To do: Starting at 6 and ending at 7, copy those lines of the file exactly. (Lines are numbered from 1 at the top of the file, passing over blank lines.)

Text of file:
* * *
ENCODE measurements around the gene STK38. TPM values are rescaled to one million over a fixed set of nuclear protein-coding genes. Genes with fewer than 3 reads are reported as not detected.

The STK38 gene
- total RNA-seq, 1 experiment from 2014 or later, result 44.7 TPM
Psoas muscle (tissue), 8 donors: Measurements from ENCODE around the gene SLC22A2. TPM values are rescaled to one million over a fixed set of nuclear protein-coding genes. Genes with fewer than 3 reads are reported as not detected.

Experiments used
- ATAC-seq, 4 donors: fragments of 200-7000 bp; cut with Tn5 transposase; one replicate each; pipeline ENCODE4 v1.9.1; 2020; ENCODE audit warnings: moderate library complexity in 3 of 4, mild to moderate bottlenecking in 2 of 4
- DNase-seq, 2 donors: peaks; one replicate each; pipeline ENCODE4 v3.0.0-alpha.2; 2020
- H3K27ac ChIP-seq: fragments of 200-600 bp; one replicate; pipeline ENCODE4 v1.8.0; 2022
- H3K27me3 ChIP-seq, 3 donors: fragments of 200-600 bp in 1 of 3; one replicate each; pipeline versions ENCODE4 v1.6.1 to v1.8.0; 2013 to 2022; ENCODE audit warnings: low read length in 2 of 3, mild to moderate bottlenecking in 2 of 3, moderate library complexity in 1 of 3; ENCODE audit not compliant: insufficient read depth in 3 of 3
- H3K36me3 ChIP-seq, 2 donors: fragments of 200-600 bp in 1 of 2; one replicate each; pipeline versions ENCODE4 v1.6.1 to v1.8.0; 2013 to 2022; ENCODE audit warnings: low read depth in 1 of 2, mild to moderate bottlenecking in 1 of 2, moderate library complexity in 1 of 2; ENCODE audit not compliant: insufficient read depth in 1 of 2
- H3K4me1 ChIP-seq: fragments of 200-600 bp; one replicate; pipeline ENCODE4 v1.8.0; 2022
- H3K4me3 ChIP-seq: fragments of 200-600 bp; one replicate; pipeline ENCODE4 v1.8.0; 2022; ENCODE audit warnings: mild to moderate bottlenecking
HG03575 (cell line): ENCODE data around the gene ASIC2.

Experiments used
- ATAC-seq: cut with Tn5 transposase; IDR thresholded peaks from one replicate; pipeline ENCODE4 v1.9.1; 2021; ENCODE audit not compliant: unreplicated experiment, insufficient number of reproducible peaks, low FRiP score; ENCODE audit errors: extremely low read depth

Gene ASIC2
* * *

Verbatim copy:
- ATAC-seq, 4 donors: fragments of 200-7000 bp; cut with Tn5 transposase; one replicate each; pipeline ENCODE4 v1.9.1; 2020; ENCODE audit warnings: moderate library complexity in 3 of 4, mild to moderate bottlenecking in 2 of 4
- DNase-seq, 2 donors: peaks; one replicate each; pipeline ENCODE4 v3.0.0-alpha.2; 2020